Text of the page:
Popular for some 300 years, but over the past century largely neglected, this noble tradition has now been revived in an inspired exhibition at the Jason & Rhodes gallery. Over the past few months the gallery has invited some 50 contemporary British artists to submit a work of art not more than eight inches-square. The result is a fascinating distillation of the current condition of British art, varying in style from the minimal and conceptual to abstraction and traditional figuration, in age from late twenties to early seventies, and in price from pounds 12 to the mid-thousands. For the collector with a few pounds to spare there is a bewildering choice. For the more ambitious, a judicious purchase of works by, for instance, Helen Chadwick, Eileen Cooper, Rose Warnock, Alison Wilding, John Goto, Bridget Riley and Michael Sandle would, for around pounds 12,000, yield an impressive ready-made collection small enough to fit into the spare room.
For those who are not looking to buy, however, this show can be no less rewarding. Of course, looking at Rachel Whiteread's small but perfectly formed "Switch", a plaster-cast of a domestic light switch in an edition of 25, hardly rivals the experience of standing before her ill-fated "House" or even looking at "Ghost", her Turner Prize-winning room-cast. It does, however, communicate the essence of her art; that, at its best, this exhibition achieves.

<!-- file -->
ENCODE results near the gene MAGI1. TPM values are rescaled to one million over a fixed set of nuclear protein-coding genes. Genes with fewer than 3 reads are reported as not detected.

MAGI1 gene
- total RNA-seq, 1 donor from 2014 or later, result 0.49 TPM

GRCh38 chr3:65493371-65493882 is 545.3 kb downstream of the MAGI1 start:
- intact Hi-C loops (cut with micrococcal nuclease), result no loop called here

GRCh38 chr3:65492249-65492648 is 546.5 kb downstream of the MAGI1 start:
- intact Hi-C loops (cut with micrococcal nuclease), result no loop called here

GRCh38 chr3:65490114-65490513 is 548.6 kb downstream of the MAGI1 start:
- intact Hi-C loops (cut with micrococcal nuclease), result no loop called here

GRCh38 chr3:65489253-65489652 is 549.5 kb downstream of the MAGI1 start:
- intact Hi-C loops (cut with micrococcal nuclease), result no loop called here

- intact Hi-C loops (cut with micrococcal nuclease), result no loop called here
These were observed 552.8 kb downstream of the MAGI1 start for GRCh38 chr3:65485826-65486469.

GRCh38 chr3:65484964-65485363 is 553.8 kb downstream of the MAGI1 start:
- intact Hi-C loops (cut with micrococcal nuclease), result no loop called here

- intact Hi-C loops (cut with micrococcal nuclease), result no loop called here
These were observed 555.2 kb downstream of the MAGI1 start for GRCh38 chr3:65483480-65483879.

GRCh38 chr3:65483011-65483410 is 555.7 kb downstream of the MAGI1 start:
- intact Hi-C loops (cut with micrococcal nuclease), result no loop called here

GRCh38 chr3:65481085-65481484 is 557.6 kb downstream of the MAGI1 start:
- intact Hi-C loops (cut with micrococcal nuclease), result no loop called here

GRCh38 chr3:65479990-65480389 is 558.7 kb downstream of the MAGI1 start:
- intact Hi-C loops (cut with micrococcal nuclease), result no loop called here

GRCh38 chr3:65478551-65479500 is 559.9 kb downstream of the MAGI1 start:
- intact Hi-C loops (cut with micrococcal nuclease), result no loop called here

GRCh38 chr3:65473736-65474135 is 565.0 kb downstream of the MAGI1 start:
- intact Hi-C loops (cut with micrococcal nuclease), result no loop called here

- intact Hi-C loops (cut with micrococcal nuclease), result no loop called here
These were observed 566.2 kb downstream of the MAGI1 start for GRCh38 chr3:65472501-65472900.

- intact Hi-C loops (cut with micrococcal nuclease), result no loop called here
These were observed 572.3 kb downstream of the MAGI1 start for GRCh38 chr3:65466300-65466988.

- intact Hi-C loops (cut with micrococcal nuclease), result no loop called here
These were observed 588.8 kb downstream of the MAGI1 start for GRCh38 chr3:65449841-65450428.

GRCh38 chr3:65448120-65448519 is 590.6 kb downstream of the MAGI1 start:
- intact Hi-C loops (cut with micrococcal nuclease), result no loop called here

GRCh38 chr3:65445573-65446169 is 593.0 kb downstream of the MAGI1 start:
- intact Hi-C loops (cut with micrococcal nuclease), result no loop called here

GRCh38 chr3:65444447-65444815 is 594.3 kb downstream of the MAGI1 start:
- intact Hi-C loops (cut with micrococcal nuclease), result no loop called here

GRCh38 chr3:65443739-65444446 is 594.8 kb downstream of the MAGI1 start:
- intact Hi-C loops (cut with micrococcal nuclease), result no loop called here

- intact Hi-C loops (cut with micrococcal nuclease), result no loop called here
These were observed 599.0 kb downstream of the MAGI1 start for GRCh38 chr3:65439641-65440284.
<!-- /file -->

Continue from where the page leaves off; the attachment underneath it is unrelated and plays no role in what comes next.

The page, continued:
There are some artists - namely Gwen Hardie, Jock McFadyen, Sarah Raphael and Anthony Caro - whose work does not necessarily work small scale. This in no way reflects a lack of talent, merely a mind-set too long accustomed to the more monumental. Other artists have exceeded the eight-inch guidelines and some, like sculptor Michael Sandle, offer not a specifically created piece but a maquette for a larger work. Where scale and intention do come together, success is immediately apparent.
John Goto's tiny nude female study from his "Scar" series is a quietly erotic tour de force. Similarly, Australian David Keeling's "Stand", a wooden model of a house, its exterior painted with fields and hills, is a neat encapsulation of our essentially domestic perception of the landscape. In contrast, Helen Chadwick's "Cameo II" is quite as enigmatic as any of her larger installations, and at the same time a nice example of spontaneous and assured draughtsmanship from an artist better known for her conceptual work. Whatever your taste, in what must be the capital's most engaging summer show, there is much both to delight the eye and stimulate the intellect. Small is beautiful.
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